Although many stars like our sun can remain stable for billions of years, more massive stars can race through their entire life cycles in a relatively short 10 million years or so, ending in a cataclysmic explosion called a supernova that literally tears the aging star apart. A supernova remnant is the expanding gaseous nebula created by these titanic explosions. Supernova remnants are of interest to many areas of astrophysics. Young supernova remnants (less than about 1000 years after the SN explosion) still show large enrichments from the heavy elements that were created deep inside the star before it exploded. Observations of the light from these objects provides our only direct test of the process of nucleosynthesis, whereby lighter elements are fused into heavier elements in the centers of stars.
However, some supernova remnants remain visible for tens of thousands of years before finally blending back into the general interstellar medium, or tenuous gas in the regions between the stars. As a supernova shock wave travels outward from the point of the explosion, it sweeps up the gas of the interstellar medium into a roughly spherical, expanding shell. This gas "glows" because of heating from particle collisions. The light given off from these objects spans the entire electromagnetic spectrum from X-rays and ultraviolet light through the optical, infrared and radio. Analysis of this light provides information on the chemical composition and physical conditions (temperature, density, and variations thereof) in these normally invisible regions of interstellar space. Hence, supernova remnants can be used as probes of the structure of the interstellar medium, as well as providing information on the physics of shock waves in conditions much different from those that can be created in a laboratory on earth. Shock waves from supernovas play an important role in energizing the interstellar medium and by compressing clouds of gas and dust in the interstellar medium may be responsible for starting new cycles of star formation. (Click here for an image)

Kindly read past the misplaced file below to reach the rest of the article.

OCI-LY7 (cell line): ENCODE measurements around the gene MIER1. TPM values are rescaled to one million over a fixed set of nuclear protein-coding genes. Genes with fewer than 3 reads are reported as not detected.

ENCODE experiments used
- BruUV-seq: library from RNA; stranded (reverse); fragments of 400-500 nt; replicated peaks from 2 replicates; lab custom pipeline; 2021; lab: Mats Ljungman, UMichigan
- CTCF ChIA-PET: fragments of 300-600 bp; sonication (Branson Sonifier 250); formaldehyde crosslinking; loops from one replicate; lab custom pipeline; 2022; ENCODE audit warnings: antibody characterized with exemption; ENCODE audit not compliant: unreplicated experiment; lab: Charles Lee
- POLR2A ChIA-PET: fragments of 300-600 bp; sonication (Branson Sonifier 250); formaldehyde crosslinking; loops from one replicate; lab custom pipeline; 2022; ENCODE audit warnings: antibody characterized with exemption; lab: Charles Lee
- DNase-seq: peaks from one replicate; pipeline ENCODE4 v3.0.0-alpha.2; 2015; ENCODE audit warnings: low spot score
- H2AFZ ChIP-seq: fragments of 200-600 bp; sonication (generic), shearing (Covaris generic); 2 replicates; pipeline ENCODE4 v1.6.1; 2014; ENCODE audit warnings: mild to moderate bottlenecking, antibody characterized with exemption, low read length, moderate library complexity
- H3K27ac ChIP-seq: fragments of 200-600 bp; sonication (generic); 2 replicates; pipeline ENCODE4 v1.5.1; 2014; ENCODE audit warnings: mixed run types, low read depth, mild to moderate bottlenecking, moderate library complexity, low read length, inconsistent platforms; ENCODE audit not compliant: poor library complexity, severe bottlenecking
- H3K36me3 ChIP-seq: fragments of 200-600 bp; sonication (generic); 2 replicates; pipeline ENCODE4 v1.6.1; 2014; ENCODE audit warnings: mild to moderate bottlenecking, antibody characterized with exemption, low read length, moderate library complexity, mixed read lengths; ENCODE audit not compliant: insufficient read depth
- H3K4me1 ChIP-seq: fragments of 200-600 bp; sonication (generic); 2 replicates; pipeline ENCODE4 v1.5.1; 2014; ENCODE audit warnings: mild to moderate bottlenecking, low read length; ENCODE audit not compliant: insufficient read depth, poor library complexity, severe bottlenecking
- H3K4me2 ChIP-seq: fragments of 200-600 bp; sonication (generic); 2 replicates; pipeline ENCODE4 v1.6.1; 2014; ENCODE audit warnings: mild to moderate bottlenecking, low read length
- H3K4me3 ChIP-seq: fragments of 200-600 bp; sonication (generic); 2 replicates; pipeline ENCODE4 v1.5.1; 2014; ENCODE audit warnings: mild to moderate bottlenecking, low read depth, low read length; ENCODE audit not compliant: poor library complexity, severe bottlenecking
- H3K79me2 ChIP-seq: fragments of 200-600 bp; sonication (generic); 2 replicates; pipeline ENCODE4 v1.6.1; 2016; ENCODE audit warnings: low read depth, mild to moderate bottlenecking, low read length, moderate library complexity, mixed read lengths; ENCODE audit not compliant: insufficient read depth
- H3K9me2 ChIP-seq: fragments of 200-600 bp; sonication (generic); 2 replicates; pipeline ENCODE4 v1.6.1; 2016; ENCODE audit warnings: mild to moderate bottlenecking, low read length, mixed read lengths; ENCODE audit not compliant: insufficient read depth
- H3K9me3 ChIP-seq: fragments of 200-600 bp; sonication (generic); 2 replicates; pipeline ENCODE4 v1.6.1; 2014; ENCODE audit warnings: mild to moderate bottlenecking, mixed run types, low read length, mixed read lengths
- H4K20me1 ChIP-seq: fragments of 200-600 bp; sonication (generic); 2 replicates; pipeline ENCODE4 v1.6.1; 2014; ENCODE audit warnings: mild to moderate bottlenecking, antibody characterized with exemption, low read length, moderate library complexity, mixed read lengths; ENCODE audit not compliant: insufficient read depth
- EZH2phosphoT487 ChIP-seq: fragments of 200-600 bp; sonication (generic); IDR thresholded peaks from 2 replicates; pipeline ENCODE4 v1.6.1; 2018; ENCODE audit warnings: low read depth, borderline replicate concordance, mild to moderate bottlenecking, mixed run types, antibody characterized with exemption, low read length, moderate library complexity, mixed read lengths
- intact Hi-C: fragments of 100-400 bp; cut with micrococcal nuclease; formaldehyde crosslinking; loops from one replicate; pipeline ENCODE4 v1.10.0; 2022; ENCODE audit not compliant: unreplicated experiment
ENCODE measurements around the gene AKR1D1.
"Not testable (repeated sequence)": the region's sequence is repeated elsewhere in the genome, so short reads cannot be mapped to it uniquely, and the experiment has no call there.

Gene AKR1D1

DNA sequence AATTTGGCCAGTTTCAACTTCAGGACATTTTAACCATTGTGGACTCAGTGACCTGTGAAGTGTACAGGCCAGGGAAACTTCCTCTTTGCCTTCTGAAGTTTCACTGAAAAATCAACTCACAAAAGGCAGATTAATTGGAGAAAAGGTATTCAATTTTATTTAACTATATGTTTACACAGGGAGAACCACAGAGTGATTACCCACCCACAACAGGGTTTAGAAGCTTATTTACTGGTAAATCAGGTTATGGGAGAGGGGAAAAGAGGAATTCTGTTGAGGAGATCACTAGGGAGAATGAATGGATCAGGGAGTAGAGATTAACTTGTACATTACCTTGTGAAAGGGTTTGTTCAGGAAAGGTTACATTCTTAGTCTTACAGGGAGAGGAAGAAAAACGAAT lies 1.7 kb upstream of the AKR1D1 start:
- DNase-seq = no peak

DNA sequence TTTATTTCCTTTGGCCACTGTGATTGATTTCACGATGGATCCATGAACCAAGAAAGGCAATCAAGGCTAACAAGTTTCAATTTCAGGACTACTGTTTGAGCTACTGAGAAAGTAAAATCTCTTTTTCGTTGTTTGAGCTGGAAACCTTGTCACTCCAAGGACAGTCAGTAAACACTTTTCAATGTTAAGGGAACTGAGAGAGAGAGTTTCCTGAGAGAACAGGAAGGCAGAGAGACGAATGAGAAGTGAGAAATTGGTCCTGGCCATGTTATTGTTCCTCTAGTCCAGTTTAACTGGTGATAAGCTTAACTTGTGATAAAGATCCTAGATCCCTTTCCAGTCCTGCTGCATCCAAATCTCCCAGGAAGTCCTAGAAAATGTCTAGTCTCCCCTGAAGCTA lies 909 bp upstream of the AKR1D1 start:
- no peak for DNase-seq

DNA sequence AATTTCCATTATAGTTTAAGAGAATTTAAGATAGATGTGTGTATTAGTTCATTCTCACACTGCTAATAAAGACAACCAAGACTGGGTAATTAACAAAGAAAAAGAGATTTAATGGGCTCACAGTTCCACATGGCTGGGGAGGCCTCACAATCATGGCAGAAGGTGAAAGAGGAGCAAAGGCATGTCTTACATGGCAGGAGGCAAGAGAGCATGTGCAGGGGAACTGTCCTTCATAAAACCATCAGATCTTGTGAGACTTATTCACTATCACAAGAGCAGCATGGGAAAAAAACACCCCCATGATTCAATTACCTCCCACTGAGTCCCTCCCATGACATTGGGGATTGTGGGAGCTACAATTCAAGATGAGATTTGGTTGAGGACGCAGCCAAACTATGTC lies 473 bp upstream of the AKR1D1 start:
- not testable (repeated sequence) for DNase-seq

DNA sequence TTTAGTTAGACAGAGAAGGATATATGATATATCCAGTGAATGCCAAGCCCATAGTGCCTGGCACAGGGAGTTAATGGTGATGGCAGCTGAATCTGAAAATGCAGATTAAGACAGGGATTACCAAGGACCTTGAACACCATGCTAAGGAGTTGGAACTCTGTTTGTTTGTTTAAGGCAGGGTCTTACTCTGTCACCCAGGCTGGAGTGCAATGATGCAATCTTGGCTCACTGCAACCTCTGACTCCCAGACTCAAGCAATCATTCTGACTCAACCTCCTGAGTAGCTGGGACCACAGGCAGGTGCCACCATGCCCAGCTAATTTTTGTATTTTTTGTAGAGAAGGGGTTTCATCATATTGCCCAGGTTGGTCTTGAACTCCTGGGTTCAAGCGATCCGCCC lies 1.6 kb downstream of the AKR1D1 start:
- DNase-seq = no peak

HUT's combination of a sensitive detector, good spectral resolution, and far ultraviolet spectral coverage will provide a unique new capability for studying supernova remnants. The cooling gas behind shock waves in supernova remnants gives off emission lines from many elements and temperature zones in the shock. The primary HUT spectral bandpass (830 - 1860 angstroms) contains many important emission lines, some of which sample shock temperatures as high as 300,000 degrees. This temperature is intermediate between X-ray temperatures and previously sampled UV/optical emission temperatures. As such, HUT will provide unique information on the structure of and physical conditions in supernova remnant shock waves. HUT will observe several different supernova remnants to sample the conditions in shock waves of various velocities and interstellar environments. Also, HUT observations will permit more accurate chemical element determinations to aid our understanding of nucleosynthesis and the chemical make-up of the interstellar medium. In combination with data at other wavelengths, HUT spectra will contribute to a much better physical understanding of these "ghosts" of dead stars.
William P. Blair